French banks called upon to halve cheque processing volumes

French banks called upon to halve cheque processing volumes

The French banking industry has been called upon to make a bigger investment in electronic payment methods, under proposals to halve the number of cheques processed in the next five years.

The proposals, contained in a Comité Consultatif du Secteur Financier (CCSF, part of the Banque de France) report into methods of payment, suggests twenty ways that banks in France could unburden themselves of the high costs of processing paper cheques, which account for 18% of non-cash payments in the country. This compares to an EU average of under seven per cent.

The CCSF says the 3.1 billion cheques used each year by consumers cost retailers and banks a collective €2.4bn to handle and process.

The CCSF argues that the heavy costs of cash and cheque processing has dissuaded banks from investing in electronic payment systems, creating opportunities for non-bank competitors like PayPal to steal market share. The report urges the banking industry to work together on developing alternative Web-based and mobile payment channels.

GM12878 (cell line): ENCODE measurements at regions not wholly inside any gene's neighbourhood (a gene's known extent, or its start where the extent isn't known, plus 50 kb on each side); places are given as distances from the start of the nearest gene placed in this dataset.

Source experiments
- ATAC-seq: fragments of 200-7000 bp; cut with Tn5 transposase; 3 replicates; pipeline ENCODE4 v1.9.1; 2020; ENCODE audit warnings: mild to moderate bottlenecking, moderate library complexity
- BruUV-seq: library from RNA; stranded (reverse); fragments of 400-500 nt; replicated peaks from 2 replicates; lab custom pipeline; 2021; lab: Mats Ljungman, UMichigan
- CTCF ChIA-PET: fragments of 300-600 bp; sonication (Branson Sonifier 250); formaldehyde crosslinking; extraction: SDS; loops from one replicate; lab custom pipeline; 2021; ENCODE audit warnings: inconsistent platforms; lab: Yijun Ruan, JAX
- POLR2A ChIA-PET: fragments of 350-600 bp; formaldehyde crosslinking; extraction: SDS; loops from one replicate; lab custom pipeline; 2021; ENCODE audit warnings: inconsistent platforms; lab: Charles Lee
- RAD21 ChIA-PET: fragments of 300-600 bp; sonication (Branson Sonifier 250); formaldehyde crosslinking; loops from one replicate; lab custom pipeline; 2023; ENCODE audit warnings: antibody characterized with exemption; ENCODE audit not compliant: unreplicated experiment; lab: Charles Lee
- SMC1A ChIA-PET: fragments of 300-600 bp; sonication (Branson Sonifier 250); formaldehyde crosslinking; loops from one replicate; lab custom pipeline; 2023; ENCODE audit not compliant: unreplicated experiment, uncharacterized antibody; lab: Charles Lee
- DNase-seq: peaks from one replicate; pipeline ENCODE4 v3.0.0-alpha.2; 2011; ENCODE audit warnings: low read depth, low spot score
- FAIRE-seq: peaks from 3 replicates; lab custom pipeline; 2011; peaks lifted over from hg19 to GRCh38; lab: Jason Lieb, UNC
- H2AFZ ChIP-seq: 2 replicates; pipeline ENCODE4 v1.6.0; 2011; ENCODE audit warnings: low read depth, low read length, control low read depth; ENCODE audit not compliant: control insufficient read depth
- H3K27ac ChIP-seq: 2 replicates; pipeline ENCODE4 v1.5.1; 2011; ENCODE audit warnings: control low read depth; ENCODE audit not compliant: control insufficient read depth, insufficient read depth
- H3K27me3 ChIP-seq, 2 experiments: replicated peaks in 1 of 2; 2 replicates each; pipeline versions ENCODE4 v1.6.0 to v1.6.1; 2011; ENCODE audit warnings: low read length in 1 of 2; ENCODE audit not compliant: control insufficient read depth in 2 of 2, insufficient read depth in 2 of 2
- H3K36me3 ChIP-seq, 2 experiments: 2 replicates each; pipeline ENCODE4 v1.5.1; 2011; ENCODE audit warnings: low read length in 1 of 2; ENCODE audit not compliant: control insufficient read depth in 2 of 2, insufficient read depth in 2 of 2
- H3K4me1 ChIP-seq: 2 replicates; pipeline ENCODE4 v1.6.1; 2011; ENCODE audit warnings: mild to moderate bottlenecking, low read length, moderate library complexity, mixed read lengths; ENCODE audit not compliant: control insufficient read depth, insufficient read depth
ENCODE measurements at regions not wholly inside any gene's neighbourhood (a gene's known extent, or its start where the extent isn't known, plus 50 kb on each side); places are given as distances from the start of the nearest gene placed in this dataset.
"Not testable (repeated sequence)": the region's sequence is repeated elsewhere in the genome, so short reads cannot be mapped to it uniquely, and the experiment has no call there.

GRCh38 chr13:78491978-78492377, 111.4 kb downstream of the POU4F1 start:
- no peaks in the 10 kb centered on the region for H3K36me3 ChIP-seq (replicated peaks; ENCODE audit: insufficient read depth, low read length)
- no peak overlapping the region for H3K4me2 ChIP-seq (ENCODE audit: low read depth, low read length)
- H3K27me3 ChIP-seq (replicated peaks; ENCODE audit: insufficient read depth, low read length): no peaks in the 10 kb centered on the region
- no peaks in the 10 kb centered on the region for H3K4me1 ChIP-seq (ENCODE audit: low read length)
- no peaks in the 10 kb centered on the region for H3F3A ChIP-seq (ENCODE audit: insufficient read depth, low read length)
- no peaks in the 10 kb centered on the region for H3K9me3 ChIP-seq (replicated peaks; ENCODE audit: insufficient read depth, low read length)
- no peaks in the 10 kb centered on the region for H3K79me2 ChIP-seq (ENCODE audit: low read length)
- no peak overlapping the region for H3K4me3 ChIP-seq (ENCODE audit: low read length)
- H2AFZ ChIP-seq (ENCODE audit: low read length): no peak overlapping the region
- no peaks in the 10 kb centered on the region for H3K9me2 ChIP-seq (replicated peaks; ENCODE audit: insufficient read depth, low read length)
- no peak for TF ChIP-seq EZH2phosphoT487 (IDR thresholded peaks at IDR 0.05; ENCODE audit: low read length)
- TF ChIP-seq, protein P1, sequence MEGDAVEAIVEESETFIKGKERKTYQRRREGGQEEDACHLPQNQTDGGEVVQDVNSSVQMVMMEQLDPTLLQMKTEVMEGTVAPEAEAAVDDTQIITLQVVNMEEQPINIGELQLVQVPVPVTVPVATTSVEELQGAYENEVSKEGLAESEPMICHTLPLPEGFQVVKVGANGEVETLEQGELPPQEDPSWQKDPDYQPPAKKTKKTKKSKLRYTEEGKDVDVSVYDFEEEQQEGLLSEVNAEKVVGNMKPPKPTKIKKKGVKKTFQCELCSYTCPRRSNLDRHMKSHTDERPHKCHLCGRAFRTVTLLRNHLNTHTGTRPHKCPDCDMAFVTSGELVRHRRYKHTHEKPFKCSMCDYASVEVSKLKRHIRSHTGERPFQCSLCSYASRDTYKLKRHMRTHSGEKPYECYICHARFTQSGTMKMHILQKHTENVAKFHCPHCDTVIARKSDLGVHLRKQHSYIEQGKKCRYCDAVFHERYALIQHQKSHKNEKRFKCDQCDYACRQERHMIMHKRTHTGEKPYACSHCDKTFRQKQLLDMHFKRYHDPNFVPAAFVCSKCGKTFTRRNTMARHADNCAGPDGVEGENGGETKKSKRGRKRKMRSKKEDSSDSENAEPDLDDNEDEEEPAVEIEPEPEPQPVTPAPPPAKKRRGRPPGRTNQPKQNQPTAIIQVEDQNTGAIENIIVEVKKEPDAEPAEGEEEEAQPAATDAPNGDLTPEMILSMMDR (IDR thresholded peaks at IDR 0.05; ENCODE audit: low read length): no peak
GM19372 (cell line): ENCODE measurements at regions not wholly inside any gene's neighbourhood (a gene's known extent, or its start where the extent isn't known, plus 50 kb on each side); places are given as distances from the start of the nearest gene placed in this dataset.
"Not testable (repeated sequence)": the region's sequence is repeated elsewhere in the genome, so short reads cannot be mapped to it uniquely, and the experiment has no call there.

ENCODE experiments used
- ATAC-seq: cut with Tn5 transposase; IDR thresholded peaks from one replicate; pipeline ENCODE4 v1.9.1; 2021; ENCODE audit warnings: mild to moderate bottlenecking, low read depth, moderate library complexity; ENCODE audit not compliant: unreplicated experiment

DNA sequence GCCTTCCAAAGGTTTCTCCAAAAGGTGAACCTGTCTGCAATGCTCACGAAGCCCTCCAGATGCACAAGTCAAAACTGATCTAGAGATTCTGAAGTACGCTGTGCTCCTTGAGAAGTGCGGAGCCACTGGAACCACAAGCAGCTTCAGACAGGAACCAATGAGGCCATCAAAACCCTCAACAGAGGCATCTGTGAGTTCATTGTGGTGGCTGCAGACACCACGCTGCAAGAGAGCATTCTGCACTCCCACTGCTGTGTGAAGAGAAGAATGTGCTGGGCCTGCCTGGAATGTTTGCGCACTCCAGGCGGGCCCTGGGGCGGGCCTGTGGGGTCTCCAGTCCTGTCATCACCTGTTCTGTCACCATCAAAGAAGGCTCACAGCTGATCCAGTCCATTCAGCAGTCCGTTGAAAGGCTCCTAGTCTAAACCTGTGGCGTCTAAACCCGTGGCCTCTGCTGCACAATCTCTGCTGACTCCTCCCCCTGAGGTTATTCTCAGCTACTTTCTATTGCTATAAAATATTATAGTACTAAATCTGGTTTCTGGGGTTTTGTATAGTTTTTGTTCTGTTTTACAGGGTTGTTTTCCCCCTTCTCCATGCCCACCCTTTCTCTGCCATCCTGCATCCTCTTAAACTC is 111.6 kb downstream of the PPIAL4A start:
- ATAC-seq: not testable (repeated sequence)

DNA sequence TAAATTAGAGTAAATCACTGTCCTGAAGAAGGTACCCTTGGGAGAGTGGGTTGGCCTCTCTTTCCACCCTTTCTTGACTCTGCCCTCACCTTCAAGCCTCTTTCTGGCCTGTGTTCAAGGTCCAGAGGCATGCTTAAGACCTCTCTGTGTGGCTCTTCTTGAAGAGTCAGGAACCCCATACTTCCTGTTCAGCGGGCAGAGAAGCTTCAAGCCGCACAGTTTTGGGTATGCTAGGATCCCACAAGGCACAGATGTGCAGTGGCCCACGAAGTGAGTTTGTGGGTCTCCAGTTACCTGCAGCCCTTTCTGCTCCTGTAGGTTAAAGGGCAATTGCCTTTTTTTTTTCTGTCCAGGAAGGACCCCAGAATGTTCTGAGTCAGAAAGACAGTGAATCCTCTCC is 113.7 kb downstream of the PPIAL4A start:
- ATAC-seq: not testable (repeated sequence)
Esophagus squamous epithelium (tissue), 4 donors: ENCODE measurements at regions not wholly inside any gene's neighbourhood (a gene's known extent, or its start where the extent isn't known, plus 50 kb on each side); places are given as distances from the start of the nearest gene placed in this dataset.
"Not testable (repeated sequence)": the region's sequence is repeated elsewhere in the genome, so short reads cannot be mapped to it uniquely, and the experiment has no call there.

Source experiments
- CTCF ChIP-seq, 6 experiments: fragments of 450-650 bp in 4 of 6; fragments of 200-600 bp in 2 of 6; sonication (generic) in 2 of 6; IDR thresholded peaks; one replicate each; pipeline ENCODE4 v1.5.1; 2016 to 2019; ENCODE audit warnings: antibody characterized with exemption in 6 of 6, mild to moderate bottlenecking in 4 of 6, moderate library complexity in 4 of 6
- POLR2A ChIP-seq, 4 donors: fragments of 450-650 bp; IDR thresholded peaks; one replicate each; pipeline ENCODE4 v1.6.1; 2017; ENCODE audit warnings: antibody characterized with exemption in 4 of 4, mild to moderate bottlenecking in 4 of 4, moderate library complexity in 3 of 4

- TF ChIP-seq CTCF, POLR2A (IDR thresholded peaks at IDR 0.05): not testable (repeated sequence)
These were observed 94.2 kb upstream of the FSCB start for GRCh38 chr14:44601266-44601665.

Comments: (1)

A Finextra member
A Finextra member 01 May, 2012, 18:27Be the first to give this comment the thumbs up 0 likes

With the increasing dematerialization of all business transactions from purchase orders, invoices through to payments, the resilience of paper cheques as a payment mechanism in France is an anachronism.

Granted,  France has an extensive real world branch network to support their customer base - almost four times the number of bank branches than in the UK for example - but it is not dissimilar to Germany which also has and extensive branch network but where cheques are virtually non-existent. 

I suspect the “€2.4bn to handle and process”  cheques does not include the cost of cheque fraud. According to some estimates, cheque fraud in the USA, a similar cheque intensive country, cost consumers and banks an estimated $20Bn a year.  If France suffers similar levels of cheque fraud, then a rapid migration to secure electronic payments would be hugely beneficial.

 

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